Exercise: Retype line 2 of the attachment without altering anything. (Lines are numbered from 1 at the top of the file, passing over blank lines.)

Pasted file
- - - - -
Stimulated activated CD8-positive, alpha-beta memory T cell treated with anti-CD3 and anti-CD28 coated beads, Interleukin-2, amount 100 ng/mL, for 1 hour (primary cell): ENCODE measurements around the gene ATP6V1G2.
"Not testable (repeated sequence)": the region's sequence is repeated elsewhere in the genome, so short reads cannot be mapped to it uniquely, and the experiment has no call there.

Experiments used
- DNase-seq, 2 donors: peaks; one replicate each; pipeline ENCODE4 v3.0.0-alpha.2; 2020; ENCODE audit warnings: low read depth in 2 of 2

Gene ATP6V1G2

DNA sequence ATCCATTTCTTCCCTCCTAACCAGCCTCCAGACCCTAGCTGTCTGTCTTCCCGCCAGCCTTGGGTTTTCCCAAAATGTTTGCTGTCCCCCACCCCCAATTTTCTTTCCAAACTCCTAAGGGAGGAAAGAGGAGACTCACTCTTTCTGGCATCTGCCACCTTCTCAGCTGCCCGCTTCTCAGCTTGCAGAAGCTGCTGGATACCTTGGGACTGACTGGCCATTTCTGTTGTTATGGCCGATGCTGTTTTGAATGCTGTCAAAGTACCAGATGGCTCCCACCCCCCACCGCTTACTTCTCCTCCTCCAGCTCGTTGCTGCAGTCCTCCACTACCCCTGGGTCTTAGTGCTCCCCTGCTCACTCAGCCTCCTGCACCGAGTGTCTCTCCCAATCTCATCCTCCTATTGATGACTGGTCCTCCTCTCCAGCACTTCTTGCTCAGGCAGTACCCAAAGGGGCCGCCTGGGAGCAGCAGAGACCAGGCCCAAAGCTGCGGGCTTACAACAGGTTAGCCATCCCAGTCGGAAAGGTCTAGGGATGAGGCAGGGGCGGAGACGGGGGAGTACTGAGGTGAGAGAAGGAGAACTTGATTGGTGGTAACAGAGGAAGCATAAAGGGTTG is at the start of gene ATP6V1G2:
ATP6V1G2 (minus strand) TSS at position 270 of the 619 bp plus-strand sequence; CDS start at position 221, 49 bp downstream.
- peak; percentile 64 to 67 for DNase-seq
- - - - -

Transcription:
"Not testable (repeated sequence)": the region's sequence is repeated elsewhere in the genome, so short reads cannot be mapped to it uniquely, and the experiment has no call there.